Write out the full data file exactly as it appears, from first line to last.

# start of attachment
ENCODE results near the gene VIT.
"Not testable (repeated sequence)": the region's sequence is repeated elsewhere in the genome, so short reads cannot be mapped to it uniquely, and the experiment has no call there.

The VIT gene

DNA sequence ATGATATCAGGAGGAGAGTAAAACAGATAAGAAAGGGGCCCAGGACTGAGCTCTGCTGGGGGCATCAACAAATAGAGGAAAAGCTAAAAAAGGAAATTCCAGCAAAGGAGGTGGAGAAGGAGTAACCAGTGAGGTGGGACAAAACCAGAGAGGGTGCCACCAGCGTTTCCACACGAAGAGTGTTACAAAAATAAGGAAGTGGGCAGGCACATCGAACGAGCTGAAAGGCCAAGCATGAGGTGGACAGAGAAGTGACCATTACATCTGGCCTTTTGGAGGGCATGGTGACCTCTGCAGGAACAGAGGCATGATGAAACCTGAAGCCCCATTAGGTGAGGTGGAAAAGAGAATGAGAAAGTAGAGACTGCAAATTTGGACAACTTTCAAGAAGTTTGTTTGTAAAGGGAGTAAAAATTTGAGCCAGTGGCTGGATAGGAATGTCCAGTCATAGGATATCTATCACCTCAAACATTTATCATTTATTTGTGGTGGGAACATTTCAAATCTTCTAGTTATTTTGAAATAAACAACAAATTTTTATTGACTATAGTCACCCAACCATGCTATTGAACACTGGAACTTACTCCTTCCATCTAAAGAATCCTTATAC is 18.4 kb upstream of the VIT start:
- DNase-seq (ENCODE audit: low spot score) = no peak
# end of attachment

ENCODE results near the gene VIT.
"Not testable (repeated sequence)": the region's sequence is repeated elsewhere in the genome, so short reads cannot be mapped to it uniquely, and the experiment has no call there.

The VIT gene

DNA sequence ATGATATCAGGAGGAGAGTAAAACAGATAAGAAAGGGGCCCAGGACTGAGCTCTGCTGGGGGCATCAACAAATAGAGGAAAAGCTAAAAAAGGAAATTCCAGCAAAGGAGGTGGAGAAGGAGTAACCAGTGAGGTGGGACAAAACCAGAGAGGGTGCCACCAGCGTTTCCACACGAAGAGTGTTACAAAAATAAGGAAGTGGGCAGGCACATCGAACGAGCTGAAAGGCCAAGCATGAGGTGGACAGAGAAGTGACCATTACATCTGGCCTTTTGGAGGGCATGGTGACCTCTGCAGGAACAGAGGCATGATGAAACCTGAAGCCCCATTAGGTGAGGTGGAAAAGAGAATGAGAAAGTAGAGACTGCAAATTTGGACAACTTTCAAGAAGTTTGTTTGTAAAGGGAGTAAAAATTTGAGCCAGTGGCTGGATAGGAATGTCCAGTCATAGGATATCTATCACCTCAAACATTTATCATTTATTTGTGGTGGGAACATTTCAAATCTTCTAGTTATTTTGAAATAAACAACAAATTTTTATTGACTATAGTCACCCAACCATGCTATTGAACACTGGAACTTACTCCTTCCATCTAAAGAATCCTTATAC is 18.4 kb upstream of the VIT start:
- DNase-seq (ENCODE audit: low spot score) = no peak